Tips for Traveling to China – China Travel Tips and Advice for First-time visiting China

Traveling to China

I made a trip to China last year with a group of my childhood friends and I must say it was one of the most memorable foreign tours in my life. I was exposed to not only a different country and language but also a completely different culture.

If you are planning a trip to China, follow some simple but useful tips to make the most of your tour abroad.

Pick up a few words in Mandarin:

If you make a visit to the tourist areas, you will meet some people who can speak English. However, it is better for you to learn some words like “qing” (please) and “Xie xie” (thank you). Knowing some Mandarin will also be great during buy and bargain.

Bargain a lot:

Believe me or not, bargaining is an art and importance of it cannot be stressed enough. The sellers are in habit of marking up prices much higher, especially if you are from Europe or America. Knowing a little bit of Mandarin will be of some help. For example, “yao” means need/want and “bu yao” means you don’t need or want. Learning those phrases is very important. Go for shopping with a pack of friends. While some of you will be busy bargaining, the rest will show their feigned nonchalance and will try to force you to visit other shops that offer better pricing. That works just like a magic in favor of the shopping enthusiasts. Try to remain within your budget. I was able to bargain a pair of earrings from 400RMB to 20RMB. Unbelievable, isn’t it?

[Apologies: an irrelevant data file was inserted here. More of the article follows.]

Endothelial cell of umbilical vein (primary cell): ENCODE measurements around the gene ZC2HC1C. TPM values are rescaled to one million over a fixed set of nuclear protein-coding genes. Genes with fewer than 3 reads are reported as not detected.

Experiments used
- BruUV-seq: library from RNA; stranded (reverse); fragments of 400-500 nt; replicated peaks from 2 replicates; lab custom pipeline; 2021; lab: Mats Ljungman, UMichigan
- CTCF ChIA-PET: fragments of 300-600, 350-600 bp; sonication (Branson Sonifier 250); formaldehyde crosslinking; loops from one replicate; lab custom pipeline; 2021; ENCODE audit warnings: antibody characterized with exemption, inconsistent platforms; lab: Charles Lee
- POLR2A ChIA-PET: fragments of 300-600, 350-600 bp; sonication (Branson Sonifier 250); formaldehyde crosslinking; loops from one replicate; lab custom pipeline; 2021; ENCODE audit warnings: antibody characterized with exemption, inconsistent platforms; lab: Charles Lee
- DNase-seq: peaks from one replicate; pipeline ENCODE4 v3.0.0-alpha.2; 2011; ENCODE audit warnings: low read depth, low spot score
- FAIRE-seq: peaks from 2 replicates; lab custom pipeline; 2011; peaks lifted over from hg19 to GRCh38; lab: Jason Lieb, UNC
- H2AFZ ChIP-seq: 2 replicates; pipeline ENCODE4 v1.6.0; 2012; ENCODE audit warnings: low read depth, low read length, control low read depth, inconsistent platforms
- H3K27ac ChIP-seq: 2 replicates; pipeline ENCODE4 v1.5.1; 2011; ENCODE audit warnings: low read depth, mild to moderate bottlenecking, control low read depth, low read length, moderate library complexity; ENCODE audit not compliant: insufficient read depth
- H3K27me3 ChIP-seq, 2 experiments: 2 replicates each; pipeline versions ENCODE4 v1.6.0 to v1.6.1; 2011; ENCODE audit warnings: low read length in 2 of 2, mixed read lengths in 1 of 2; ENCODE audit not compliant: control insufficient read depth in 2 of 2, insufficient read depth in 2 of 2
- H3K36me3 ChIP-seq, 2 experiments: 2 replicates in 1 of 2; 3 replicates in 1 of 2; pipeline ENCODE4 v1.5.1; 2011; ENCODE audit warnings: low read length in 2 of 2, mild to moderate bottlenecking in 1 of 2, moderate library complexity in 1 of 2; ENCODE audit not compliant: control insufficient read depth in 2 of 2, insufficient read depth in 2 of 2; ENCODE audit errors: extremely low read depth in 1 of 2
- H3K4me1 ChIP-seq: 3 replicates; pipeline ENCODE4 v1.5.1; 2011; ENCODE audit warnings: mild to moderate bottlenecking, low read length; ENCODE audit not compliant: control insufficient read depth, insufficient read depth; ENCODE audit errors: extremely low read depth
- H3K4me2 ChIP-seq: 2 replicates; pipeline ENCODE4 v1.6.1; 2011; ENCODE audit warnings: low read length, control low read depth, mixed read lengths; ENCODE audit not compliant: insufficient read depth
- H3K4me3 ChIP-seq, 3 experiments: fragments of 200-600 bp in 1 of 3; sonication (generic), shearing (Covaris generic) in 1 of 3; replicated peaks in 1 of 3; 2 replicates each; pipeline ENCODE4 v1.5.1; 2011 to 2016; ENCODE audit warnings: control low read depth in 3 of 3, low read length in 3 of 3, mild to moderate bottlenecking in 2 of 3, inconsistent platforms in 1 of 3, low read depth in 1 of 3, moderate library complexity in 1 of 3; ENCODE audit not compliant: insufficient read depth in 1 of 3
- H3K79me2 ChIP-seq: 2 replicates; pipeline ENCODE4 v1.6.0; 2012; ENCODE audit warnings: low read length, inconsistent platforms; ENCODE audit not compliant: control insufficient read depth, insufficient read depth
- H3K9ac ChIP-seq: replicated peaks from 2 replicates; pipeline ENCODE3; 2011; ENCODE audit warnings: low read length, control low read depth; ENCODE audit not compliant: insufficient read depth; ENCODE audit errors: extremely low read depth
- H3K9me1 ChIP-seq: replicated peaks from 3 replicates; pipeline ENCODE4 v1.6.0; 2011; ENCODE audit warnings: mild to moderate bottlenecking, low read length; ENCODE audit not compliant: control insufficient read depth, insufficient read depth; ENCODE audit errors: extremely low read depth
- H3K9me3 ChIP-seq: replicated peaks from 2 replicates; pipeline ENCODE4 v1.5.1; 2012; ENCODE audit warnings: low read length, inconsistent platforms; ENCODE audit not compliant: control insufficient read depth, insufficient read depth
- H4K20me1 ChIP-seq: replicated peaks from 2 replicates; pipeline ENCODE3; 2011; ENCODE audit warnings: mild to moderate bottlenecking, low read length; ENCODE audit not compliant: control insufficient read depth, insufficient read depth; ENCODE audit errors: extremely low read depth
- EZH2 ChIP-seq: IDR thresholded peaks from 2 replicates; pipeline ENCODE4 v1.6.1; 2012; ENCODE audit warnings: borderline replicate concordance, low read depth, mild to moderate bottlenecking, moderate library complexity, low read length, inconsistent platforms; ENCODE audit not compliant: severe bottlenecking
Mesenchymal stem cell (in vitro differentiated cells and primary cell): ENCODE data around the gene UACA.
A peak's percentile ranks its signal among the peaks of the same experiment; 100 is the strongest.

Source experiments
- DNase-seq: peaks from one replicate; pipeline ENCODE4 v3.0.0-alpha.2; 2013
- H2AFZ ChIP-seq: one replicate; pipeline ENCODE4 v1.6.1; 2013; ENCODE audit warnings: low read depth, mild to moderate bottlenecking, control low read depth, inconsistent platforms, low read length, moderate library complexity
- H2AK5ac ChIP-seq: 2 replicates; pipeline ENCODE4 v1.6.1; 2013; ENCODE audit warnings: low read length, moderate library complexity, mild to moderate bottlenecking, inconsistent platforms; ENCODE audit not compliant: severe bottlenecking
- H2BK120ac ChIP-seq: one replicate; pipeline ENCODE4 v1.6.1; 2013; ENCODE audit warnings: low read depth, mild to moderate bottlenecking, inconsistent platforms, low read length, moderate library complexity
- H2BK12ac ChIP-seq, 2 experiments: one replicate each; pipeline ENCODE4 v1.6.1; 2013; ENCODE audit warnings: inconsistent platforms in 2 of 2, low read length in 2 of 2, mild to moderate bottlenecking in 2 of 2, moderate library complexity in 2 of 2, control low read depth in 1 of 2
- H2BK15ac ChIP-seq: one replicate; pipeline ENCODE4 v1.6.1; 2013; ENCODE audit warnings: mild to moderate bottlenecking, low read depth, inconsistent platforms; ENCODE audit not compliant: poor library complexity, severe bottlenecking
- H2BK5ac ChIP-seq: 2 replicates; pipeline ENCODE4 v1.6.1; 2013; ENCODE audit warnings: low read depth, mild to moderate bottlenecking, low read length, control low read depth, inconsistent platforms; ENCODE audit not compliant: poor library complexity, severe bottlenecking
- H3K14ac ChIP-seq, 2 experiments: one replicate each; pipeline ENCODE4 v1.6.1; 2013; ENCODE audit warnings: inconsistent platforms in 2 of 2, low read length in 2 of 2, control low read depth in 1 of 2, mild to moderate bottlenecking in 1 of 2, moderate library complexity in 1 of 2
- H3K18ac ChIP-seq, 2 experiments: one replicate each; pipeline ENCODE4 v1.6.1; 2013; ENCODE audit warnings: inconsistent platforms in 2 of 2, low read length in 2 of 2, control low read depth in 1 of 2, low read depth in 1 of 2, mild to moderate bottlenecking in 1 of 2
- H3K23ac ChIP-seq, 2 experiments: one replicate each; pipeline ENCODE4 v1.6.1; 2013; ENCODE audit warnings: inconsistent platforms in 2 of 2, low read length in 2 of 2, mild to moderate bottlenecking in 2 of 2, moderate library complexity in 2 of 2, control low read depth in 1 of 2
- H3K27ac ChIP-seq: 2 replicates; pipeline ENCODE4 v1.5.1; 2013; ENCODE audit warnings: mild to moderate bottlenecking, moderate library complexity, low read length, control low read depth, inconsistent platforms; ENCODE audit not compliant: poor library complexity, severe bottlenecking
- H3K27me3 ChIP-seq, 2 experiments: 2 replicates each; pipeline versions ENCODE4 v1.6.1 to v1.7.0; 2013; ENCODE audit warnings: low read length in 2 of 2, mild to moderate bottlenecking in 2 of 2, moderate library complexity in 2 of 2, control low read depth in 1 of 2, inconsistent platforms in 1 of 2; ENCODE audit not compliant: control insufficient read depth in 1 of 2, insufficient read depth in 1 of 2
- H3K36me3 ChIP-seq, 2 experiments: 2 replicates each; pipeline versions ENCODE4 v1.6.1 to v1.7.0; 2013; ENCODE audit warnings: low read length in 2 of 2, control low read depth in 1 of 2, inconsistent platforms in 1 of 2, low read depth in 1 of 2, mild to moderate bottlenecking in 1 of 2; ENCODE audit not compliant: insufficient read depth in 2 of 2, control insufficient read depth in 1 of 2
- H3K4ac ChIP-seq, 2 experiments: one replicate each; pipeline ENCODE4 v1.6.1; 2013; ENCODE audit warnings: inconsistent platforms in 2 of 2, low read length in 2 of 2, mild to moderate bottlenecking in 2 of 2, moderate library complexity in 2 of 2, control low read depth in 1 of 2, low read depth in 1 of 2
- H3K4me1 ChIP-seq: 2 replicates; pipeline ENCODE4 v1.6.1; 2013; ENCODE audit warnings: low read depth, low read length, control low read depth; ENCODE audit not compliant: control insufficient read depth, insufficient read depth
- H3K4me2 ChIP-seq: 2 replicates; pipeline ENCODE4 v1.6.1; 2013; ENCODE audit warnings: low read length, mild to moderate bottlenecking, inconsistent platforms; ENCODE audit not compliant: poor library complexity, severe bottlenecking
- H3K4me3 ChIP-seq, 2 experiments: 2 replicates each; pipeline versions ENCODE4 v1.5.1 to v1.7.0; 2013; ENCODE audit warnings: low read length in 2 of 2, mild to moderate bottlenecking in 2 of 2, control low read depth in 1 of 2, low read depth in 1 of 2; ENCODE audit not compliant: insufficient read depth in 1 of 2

Watch outflow of your money:

Prices are much lower in China if compared to US market. And if you are good at bargaining, you can drag it down further. Impulsive buyers often end up picking up what they don’t use or even need. Know the exchange rate of kuai or RMB in terms of US dollar. Make a budget and adhere to it at any cost.

Keep your bag light on weight:

Chinese airlines allow only one take on a purse, bag as well as one checked bag. The maximum weight limit for checked bags is 20kg whereas that for carry-ons is 10kg. However, these are not usually weighed unless they appear bulky. If you fail to abide by the rule, be prepared to pay a fine per extra kg.

Hotel charge:

Hotels in China charge their guests for anything used or taken. Make sure that you have good understanding of what you actually need and what is not essential. If anything in your room goes missing, you will be charged for it.